Why is it so hard to get quad strength back after ACLR?

Understanding the strategies to build back your quads in the early phases of your ACLR rehab.

Look, I’ve been there – you got injured, you did the prehab before your surgery, and now post-op you look at your legs and one of them is skin and bone. Where did your quad muscle go?!

looking down at my knees, left patellar tendon scar visible

As a patient, this is experienced as muscle size loss, lack of ability to activate or squeeze the muscle voluntarily, and reduced muscle strength.

This tends to happen since our knee joint has undergone a traumatic event and our nervous system as a result is receiving and relaying information related to increased pain and swelling, a change in sensory information, and damage to receptors in the knee itself. More research still needs to be done in this area because, as always, our bodies are complex, but at the moment this is the generally accepeted understanding of why this phenomenon may occur.

How do you counter this post-operatively or after your ACL injury?

  • The use of NMES, neuromuscular electrical stimulation, to help with the recruit of the motor units of the quad muscles in early stage rehab
  • I’d recommend having your physio show you how to use a muscle stim machine, but they are readily available for public use and are a great piece of equipment for the early rehab phases
The University of Delaware Physical Therapy has been researching this area and recommends:
  • Session-by-session NMES dosage and programming according to 50% of the patient’s max voluntary contraction for the muscle stim unit settings
  • Using these settings for 10-15 minutes in each session where the patient is NOT doing an additional voluntary contraction as the muscle stim is on
  • They go into education to the patient around discomfort of the intensity of these settings – mostly because it IS uncomfortable (but safe), and it requires that level of intensity to reap the benefits
  • They recommend using large pads to help reduce some of this discomfort
  • The paper they wrote outlining the standards clinicians should be using is here. E3Rehab does a great Q&A podcast that interviews the authors which you can listen to here.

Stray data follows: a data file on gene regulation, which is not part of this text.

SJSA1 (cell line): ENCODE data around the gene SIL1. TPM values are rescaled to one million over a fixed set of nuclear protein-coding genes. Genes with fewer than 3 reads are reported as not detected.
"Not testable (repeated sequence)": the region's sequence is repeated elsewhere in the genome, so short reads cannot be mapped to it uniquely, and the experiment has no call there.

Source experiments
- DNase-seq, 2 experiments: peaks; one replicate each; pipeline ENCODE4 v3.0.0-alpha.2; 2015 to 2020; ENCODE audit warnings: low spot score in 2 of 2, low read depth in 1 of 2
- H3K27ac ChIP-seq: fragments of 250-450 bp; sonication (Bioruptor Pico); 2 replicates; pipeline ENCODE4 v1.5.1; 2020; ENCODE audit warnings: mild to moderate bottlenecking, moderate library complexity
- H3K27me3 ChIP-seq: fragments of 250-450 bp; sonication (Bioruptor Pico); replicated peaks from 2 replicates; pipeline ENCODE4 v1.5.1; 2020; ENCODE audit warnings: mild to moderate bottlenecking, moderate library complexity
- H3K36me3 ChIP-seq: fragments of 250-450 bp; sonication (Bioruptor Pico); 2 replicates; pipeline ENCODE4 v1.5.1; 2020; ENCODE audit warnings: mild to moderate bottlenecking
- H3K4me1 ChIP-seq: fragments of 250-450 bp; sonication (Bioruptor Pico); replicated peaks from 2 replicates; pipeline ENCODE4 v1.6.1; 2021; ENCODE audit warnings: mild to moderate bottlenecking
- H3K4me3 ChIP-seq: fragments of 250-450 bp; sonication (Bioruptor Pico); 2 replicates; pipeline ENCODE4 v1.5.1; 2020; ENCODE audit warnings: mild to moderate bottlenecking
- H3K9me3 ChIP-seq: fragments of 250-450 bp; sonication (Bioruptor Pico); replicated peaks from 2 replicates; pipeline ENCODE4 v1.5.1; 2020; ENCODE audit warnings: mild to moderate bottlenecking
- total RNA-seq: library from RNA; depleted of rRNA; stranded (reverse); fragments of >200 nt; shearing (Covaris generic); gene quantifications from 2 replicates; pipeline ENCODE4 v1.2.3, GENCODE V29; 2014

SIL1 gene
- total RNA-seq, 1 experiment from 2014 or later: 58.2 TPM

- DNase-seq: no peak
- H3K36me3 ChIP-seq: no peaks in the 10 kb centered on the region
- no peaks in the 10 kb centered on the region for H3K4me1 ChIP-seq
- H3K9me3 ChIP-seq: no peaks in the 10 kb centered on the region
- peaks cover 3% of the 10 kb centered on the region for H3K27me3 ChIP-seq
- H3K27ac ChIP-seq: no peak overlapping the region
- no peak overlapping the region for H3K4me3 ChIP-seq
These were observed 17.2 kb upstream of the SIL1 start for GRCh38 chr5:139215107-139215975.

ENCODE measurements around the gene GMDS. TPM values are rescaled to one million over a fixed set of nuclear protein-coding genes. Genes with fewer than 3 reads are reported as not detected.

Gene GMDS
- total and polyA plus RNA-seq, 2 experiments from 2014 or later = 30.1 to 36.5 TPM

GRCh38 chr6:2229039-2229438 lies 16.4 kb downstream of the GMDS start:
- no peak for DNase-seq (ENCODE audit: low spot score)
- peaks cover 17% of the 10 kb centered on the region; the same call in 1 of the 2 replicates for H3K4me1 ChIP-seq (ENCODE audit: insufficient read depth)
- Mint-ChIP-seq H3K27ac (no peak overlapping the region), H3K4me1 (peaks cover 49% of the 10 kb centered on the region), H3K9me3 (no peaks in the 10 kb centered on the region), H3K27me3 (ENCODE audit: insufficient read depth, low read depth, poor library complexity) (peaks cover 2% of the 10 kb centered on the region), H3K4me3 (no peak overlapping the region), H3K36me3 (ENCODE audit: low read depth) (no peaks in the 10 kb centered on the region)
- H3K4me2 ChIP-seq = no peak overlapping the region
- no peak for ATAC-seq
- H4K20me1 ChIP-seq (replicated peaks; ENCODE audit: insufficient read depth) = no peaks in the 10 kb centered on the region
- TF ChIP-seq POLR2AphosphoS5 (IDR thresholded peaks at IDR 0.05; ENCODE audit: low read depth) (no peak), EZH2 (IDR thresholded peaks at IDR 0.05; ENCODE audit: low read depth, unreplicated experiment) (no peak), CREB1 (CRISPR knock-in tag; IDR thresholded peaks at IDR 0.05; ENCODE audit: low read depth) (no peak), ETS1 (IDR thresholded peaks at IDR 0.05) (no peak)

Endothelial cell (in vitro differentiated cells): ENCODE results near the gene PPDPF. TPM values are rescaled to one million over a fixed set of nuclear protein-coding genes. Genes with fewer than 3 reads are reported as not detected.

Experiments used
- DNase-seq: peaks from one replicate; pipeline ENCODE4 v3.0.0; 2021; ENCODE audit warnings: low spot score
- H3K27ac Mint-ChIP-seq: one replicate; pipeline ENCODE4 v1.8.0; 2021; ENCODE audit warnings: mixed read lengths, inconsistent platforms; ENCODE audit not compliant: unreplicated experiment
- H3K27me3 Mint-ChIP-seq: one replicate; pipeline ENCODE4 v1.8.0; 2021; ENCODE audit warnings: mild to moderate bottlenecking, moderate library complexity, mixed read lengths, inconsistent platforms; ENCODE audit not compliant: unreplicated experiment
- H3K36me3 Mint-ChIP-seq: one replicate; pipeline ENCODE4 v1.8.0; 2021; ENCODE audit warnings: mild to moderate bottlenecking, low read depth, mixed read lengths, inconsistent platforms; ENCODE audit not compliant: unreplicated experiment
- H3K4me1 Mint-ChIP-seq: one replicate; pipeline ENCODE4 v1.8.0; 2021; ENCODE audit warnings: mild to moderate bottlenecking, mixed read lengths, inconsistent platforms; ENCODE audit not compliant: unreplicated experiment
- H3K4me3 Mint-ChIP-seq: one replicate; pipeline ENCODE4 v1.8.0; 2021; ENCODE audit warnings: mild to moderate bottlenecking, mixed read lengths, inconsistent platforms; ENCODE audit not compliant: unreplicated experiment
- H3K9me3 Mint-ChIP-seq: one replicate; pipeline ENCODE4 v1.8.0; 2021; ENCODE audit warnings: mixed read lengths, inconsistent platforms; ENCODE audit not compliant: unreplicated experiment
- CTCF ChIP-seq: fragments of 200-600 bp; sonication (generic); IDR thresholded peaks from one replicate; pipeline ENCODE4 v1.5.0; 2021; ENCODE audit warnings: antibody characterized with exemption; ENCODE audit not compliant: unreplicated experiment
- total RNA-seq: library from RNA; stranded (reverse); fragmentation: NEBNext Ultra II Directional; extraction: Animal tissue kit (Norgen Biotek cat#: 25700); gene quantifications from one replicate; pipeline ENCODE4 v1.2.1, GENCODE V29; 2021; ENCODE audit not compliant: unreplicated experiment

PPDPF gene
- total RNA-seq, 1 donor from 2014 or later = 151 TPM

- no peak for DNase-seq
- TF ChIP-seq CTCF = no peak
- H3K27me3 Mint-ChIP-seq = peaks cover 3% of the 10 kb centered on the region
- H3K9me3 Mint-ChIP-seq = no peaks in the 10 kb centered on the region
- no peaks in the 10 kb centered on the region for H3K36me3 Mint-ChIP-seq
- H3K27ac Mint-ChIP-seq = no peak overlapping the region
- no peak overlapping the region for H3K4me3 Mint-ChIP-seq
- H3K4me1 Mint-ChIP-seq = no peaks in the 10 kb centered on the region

Click to watch their instructional YouTube video.
  • Active knee range of motion – such as heel slides and quad squeezes
  • Early weightbearing (depending on your surgery and restrictions) – walking retraining exercises with crutches and slowly wean off crutches
  • Open kinetic chain exercises after the 4th week post-operatively – this should be guided by your physio early on but isometrics can be started and ca slowly progress through range of motion and eventually to weighted knee extensions
  • Eccentric quad exercises between 20-60 degrees of knee flexion after 3 weeks post-op – guided by your physiotherapist, you can use a metronome to help overcome the inhibition with external cueing
  • Use a metronome for your early squat patterning – 3s down phase, and 2s up phase – this can be partial squats in the early phases of rehab
  • Use holds – with a metronome, hold the top squeeze phase of quad extensions for 3-5s
  • Eccentric quad extensions – use a metronome to time the lowering phase for 3-5s

Essentially, we are trying to retrain the brain, the motor units in the muscles and the firing of the neurons to get the quad to activate and be able build back strength and size. This is extremely important in the beginning phases of rehab so that your body uses this muscle during the more complex phases of rehab later on and doesn’t create compensations or new ways of NOT using the injured leg. Check with your physio on using NMES and quad specific exercises during your rehab!

If you’ve just injured your ACL, I recommend starting with the ACL Injuries ebook.

If you have more specific questions, please book a one-on-one virtual appointment.


Arhos, Elanna K., et al. “Who’s Afraid of Electrical Stimulation? Let’s Revisit the Application of NMES at the Knee.” journal of orthopaedic & sports physical therapy 54.2 (2024): 101-106.

Norte G, Rush J, Sherman D. Arthrogenic muscle inhibition: best evidence, mechanisms, and theory for treating the unseen in clinical rehabilitation. Journal of sport rehabilitation. 2021 Dec 9;31(6):717-35.

Kotsifaki R, Korakakis V, King E, Barbosa O, Maree D, Pantouveris M, Bjerregaard A, Luomajoki J, Wilhelmsen J, Whiteley R. Aspetar clinical practice guideline on rehabilitation after anterior cruciate ligament reconstruction. British journal of sports medicine. 2023 May 1;57(9):500-14.

Culvenor AG, Girdwood MA, Juhl CB, Patterson BE, Haberfield MJ, Holm PM, Bricca A, Whittaker JL, Roos EM, Crossley KM. Rehabilitation after anterior cruciate ligament and meniscal injuries: a best-evidence synthesis of systematic reviews for the OPTIKNEE consensus. British journal of sports medicine. 2022 Dec 1;56(24):1445-53.

Gómez-Feria J, Martín-Rodríguez JF, Mir P. Corticospinal adaptations following resistance training and its relationship with strength: a systematic review and multivariate meta-analysis. Neuroscience & Biobehavioral Reviews. 2023 Jun 21:105289.

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